1. Streptopus lanceolatus (Aiton) Reveal, Phytologia. 74: 187. 1993.
Uvularia lanceolata Aiton, Hort. Kew. 1: 434. 1789; Streptopus curvipes Vail; S. lanceolatus var. curvipes (Vail) Reveal; S. lanceolatus var. longipes (Fernald) Reveal; S. lanceolatus var. roseus (Michaux) Reveal; S. longipes Fernald; S. roseus Michaux; S. roseus subsp. curvipes (Vail) Hultén; S. roseus var. curvipes (Vail) Fassett; S. roseus var. longipes (Fernald) Fassett; S. roseus var. perspectus Fassett
Plants from slender, sometimes matted rhizomes with variable internode lengths. Stems simple or occasionally branched, 1.5–4(–8) dm, glabrous, nodes sparsely pubescent-fringed. Leaves 5–10 × 2–4.5 cm; blade ovate-elliptic, base rounded, margins finely glandular-pubescent, apex acute to acuminate; peduncle: junction with pedicel not abrupt, entire structure (5–)9–20 mm, glands absent or obscure. Flowers 1(–2) per axil; perianth campanulate; tepals slightly spreading but not recurved, white or greenish yellow, streaked or spotted with pale rose to reddish purple, narrowly oblong-lanceolate, 6–10 mm; stamens 5–8 mm; anthers 2 mm, apex 2-pointed; style slender, 3.5–4 mm; stigma weakly 3-lobed; combined peduncles and pedicels recurved, (5–)9–20 mm, glands absent or obscure; pedicel rarely geniculate at junction with peduncle, coarsely pubescent. Berries reddish purple to red, subglobose, 6–9 mm. Seeds 2.5–3 mm. 2n = 16, 48.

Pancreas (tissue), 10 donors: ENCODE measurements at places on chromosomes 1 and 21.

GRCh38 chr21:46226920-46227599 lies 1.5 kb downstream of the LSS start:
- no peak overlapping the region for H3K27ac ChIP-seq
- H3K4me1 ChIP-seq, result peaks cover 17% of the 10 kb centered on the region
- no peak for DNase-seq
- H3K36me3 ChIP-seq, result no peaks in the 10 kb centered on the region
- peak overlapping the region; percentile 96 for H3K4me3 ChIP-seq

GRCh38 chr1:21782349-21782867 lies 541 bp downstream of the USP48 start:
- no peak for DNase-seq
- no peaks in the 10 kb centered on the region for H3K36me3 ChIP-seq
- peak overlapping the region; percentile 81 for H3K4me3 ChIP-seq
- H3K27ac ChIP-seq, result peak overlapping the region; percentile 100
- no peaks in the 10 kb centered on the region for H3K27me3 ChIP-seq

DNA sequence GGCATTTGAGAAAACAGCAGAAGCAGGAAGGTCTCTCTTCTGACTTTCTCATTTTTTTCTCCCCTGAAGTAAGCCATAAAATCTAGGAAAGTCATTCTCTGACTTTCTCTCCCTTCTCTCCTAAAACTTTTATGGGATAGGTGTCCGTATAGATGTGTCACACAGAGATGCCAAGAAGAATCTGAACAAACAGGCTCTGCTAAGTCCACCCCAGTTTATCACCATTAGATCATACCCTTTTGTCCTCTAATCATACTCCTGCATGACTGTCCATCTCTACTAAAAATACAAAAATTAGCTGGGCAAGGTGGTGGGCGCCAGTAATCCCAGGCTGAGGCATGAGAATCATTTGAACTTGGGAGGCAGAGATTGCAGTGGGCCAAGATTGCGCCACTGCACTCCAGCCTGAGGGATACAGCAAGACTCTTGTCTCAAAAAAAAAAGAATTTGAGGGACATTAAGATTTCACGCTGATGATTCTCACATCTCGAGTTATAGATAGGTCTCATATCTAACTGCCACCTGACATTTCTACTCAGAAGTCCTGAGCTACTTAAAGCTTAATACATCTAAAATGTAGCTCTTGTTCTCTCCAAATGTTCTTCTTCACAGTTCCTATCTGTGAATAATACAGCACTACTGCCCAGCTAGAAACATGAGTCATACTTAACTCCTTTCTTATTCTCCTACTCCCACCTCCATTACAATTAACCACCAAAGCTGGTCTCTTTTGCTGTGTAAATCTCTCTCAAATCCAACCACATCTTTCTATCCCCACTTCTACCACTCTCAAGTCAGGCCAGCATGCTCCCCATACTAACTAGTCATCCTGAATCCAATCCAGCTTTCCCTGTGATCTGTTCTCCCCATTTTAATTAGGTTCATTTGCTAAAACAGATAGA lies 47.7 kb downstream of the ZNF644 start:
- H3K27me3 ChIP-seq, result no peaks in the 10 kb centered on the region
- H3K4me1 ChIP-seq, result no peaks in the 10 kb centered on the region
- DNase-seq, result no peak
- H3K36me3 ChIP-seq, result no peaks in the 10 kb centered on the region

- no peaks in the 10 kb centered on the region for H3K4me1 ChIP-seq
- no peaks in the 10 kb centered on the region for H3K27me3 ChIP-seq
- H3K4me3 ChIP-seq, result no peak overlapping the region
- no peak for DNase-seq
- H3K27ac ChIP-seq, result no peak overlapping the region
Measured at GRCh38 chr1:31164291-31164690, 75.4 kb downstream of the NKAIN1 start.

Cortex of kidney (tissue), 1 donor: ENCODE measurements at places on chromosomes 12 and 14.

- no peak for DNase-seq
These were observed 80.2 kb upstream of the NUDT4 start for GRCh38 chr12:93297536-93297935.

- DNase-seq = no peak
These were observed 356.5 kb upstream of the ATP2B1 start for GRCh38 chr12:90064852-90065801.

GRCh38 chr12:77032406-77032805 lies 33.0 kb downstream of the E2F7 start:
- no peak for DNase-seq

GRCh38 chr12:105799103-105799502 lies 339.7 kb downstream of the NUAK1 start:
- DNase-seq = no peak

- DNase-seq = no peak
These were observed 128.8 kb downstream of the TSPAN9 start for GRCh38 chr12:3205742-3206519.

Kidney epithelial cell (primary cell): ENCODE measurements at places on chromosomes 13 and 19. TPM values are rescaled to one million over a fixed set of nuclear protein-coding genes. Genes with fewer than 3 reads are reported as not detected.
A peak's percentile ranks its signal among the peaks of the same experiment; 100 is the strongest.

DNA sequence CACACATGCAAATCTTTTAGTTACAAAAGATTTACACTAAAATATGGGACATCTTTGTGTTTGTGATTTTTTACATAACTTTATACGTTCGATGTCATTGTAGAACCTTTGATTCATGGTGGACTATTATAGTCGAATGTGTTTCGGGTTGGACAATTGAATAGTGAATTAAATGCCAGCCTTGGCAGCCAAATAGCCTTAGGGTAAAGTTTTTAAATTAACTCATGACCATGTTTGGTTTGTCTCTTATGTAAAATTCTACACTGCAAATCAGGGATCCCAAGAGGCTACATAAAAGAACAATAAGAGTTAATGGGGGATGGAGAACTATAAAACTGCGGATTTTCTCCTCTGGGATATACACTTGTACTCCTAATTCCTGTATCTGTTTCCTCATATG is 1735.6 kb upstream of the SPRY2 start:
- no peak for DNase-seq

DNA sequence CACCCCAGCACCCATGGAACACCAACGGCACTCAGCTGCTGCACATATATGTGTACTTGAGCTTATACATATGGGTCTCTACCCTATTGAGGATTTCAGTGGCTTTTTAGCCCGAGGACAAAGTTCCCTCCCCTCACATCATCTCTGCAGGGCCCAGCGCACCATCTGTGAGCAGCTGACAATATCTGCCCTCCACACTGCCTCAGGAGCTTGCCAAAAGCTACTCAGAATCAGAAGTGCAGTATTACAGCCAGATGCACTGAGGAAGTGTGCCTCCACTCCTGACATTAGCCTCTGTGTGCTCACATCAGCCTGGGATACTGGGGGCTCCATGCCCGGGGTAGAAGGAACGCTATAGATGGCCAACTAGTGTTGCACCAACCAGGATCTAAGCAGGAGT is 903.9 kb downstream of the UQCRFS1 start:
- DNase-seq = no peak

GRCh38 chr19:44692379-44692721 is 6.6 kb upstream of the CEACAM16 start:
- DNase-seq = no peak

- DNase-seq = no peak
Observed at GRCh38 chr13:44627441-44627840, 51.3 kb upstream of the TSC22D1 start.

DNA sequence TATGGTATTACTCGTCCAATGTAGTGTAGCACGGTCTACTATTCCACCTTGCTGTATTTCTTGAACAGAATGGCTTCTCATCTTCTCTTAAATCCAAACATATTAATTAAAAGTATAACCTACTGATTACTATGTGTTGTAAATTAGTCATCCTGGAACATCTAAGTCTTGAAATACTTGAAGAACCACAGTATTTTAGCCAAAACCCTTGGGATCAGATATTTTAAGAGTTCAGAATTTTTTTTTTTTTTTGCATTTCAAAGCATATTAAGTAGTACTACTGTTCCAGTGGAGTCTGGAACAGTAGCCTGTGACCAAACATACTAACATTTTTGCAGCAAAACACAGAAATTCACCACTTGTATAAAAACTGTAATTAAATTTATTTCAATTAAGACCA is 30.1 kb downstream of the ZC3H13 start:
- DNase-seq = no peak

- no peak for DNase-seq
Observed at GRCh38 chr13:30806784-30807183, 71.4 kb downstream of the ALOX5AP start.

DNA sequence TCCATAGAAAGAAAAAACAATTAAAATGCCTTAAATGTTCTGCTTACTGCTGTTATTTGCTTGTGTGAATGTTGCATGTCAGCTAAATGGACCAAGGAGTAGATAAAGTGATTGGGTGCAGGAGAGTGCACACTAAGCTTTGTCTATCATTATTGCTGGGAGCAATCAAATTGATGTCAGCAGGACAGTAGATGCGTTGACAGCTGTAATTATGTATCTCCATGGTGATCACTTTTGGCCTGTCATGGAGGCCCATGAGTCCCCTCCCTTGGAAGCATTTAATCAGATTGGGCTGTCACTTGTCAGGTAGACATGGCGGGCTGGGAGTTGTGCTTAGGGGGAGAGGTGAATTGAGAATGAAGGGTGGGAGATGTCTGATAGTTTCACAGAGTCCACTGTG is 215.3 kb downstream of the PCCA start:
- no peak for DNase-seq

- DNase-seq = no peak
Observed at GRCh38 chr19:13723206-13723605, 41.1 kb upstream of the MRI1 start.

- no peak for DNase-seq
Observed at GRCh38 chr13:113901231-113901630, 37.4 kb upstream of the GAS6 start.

Flowering late spring--mid summer. Rich moist coniferous and deciduous woods; 50--2000 m; St. Pierre and Miquelon; Alta., B.C., Man., N.B., Nfld. and Labr., N.S., Ont., P.E.I., Que.; Alaska, Conn., Iowa, Ky., Maine, Md., Mass., Mich., Minn., Mont., N.H., N.J., N.Y., N.C., Ohio, Oreg., Pa., R.I., Tenn., Vt., Va., Wash., W.Va., Wis.
Streptopus lanceolatus has replaced the long-used name S. roseus, based on the recent lectotypification (J. L. Reveal 1993d) of Aiton’s Uvularia lanceolata. This widespread North American species has been divided into four intergrading varieties or races (N. C. Fassett 1935) based on variation in rhizome internode lengths and density of leaf-margin ciliation. These include var. roseus in the southern Appalachians, var. longipes in the western Great Lakes region, var. lanceolatus (= var. perspectus Fassett) in the northeast, and var. curvipes in the west.